September 26, 2018 at 2:07 pm #4681Barry PeelenModerator
I spent a good amount of time this summer attempting to answer the following question: What causes societies with normal/expected ideology distributions — represented by the green curve shown in Figure 1 — to become polarized enough to fit the blue curve over time? While I don’t yet have a model that’s prepared to test this question, what I have developed to this point is something of a working theory to go about untangling this issue. In this post, I will summarize the general theory, in addition to providing an example of its application in analyzing polarization in the United States.
Tribal Software Theory
The theory is basically this: During the process of opinion formation, one of two potential “software” programs are in use by the opinion former: critical thinking, which is reason-driven, or tribalistic thinking, which is driven primarily by emotion. This notion of the existence of two differing thought processes derives from a similar theory proposed by Daniel Kahneman in his magnum opus, Thinking Fast and Slow. Needless to say, it seems to me that both systems are innate to human beings, and which of them is running at a given moment depends primarily on environmental factors.
For instance, the “tribalistic” software becomes activated when the nature of resource availability in a shared environment is perceived as being zero-sum. I.e., resources are limited, therefore the attainment of resources by others poses a threat to myself and those I care about.
Conversely, the “critical thinking” software manifests itself only when our environments are not viewed in these terms, and therefore can be quickly overridden by the tribalistic software should those circumstances change.
Finally, once an individual starts thinking with the tribalistic software, the direction of their opinion formation as it relates to the ideological/political spectrum will be determined by a combination of their in-group allegiances, out-group prejudices, and Big 5 Personality trait profile.
Using this framework, my hypothesis is thus: In a society with a healthy social fabric, high levels of social solidarity, and perhaps most important, relative financial prosperity, the nature of resource procurement is not viewed in zero-sum terms by the majority of its members. As a result, the “critical thinking” software has a chance to manifest itself in the minds of the society’s members, while the tribal software deactivates, becoming dormant in large segments of society. It is in these environments that the objective assessment of reality as observed becomes the basis of opinion formation.
Conversely, when a society’s resources begin to be viewed in terms of a zero-sum game, the tribalistic software activates, and our evolutionary inclination towards an in-group/out-group framework takes over. The result of this is that the emotional attachment of individual members to desired outcomes which would promote wellbeing for themselves and for their in-group members — or simply punish out-group members — becomes, in addition to the Big 5 traits, the basis of opinion formation.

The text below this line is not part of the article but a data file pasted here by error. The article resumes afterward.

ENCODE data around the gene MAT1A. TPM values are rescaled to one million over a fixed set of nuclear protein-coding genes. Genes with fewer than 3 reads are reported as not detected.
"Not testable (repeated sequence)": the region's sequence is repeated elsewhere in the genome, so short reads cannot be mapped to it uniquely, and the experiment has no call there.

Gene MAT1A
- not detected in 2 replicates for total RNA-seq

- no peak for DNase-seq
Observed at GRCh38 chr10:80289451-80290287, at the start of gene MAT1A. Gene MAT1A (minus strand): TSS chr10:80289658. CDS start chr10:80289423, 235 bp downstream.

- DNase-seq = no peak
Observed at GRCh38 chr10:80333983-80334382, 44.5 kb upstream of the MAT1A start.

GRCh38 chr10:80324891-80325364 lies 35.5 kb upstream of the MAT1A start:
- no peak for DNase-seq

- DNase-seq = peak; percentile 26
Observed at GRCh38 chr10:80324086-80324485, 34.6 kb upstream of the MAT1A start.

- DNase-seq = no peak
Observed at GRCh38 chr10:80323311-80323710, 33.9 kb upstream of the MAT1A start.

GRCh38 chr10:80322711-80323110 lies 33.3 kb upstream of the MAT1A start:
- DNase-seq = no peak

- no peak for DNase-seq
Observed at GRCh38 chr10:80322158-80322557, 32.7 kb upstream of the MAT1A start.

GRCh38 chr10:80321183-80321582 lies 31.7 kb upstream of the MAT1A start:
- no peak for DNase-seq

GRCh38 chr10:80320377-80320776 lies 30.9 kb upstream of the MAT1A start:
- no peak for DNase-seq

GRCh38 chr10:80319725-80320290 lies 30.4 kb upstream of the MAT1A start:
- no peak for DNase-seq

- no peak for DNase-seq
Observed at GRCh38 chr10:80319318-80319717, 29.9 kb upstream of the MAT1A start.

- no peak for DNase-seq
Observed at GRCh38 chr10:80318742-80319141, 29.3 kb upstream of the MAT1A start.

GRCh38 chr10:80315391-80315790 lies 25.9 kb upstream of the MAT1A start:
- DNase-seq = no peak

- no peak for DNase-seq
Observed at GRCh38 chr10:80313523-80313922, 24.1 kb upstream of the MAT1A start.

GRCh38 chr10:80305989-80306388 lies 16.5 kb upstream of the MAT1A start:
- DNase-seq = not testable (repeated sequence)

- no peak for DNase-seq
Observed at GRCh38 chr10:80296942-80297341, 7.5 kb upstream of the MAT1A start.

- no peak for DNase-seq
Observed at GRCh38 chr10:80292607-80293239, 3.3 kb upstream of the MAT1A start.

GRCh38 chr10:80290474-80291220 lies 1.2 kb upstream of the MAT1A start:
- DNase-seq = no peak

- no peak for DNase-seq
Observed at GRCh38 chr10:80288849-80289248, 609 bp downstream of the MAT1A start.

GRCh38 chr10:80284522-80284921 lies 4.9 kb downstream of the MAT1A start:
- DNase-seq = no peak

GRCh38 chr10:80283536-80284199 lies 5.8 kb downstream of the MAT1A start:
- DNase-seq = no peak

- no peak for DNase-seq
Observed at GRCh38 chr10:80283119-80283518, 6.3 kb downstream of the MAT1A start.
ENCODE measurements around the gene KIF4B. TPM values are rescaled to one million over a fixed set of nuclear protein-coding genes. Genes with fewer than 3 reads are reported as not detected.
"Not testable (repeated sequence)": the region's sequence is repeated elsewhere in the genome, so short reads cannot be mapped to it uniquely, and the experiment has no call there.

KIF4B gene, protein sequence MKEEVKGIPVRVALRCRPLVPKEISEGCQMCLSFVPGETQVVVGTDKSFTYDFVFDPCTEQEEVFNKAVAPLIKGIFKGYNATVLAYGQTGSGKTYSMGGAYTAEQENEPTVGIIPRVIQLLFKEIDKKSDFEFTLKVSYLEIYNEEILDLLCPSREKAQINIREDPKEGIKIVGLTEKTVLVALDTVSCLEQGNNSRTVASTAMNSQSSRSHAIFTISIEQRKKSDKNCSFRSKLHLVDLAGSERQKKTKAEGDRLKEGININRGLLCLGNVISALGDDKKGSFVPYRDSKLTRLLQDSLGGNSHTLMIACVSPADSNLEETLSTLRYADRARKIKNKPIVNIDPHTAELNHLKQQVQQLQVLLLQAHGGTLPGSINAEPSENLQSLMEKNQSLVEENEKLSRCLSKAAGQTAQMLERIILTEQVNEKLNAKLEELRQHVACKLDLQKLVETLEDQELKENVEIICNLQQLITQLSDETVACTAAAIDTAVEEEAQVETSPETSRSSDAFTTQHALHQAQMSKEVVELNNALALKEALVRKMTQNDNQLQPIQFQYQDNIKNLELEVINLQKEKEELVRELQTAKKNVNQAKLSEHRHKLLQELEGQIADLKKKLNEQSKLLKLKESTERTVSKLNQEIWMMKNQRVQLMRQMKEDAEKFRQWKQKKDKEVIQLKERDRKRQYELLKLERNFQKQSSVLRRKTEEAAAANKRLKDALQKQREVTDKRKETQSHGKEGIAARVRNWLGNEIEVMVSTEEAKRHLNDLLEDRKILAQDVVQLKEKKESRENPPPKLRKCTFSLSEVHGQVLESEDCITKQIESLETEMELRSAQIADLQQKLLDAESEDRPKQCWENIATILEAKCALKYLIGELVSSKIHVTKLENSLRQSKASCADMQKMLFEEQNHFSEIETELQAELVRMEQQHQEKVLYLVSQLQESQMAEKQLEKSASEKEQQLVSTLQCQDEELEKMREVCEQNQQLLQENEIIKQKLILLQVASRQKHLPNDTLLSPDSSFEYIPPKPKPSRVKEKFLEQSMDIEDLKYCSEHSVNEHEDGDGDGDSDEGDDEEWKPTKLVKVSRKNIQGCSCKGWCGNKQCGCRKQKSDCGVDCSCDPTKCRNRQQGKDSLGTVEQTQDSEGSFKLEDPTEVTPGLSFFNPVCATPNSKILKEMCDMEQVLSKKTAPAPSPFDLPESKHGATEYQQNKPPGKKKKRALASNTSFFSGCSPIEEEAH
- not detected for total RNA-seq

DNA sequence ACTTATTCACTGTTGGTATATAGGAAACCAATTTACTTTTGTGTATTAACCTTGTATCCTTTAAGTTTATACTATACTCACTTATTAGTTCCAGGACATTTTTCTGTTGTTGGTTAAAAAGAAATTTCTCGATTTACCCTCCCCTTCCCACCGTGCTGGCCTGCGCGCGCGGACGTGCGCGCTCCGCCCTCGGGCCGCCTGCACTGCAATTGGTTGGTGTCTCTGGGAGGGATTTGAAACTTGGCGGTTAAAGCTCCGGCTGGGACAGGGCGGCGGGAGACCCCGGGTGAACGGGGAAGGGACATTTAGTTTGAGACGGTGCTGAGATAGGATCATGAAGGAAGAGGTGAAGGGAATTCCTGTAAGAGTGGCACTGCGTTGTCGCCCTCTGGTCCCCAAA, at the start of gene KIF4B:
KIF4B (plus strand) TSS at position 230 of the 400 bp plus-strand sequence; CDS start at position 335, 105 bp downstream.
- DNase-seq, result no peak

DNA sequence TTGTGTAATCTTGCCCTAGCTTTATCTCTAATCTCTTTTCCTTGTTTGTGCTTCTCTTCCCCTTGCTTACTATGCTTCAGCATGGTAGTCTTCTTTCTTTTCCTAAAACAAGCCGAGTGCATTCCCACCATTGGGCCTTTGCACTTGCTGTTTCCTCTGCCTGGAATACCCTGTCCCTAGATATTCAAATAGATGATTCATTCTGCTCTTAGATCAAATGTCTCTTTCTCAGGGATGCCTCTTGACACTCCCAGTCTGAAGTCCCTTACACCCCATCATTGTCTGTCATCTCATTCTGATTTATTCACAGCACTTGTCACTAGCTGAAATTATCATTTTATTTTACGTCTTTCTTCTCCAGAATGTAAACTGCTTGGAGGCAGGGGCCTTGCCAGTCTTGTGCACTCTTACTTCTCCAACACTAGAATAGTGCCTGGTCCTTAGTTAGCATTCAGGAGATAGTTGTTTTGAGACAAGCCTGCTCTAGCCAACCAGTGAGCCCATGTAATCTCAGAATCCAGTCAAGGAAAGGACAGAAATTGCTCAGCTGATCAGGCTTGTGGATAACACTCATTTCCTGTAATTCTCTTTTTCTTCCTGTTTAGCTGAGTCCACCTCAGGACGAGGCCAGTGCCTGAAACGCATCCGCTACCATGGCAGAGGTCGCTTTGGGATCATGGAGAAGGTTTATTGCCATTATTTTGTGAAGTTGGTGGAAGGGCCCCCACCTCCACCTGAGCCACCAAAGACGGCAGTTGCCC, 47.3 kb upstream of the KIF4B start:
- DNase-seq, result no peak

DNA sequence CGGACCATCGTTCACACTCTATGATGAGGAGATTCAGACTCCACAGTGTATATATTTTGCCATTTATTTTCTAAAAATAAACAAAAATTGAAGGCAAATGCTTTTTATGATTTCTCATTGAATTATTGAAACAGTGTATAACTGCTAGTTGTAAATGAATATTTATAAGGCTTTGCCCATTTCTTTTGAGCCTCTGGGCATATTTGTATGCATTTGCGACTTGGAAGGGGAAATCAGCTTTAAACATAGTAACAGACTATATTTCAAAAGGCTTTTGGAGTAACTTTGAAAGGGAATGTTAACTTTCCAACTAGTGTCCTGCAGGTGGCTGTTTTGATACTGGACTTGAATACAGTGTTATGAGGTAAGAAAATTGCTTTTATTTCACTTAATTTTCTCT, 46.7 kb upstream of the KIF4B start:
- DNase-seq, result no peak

Pictured above is the American electorate’s ideological bell-curve transformation between 1994 and 2017. Compare the distributions in the picture above to the curves displayed at the top of this post in Figure 1. In both 1994 and 2004, the ideological spread closely tracked the normal or “expected” distribution as conveyed in Figure 1. As of 2017, that distribution has assumed the shape of a worryingly polarized society.
In applying this theory to an analysis of polarization in America, then, it would predict the following: Some significant event or combination of events capable of activating our tribalistic softwares probably occurred between the years 2004 and 2017. Additionally, and in keeping with the theory, such event or events would likely have done this by shifting the perceptions of a large segment of society in the direction of viewing the nature of resource attainment as a zero-sum game, where perviously they hadn’t.
We are left with the question of whether an event profound enough to achieve this occurred within that timeframe, and I would argue that, indeed, one did: The subprime mortgage crisis and resulting financial collapse and recession of 2007-2009. And while determining if there is, in fact, any causation to this apparent relationship demands the type of study for which I lack the interest and ability to conduct, I would note two damning facts : 1) that political polarization exploded in the decade immediately following the subprime mortgage crisis, and 2) that polarization had been virtually unchanged throughout the decade immediately prior to it.
I would conclude by encouraging any political/social scientist with the resources and know-how to develop a testable version of this theory, and/or expand upon and improve it to their liking. Below is a condensed version of the theory as it currently exists.
In general, ideological polarization in human societies follows this pattern:
- Society with economic situation of perceived abundance is unpolarized.
- Event occurs which changes the perception of the society from being one of abundance to being one of limited resources, i.e. zero-sum.
- Perception of resource attainment within society as being zero-sum results in the activation of previously dormant tribal allegiances (race/gender/sex/ethnicity etc).
- Emotional attachments to desired outcomes for oneself and one’s fellow in-group members becomes prioritized over critical thinking during information processing; emotions become the basis of opinion formation.
- The ideological center of the society collapses as the tribal software activates within many of its members. Former moderates gravitate to one or another ideological pole based on a combination of their tribal allegiances and Big 5 trait profile.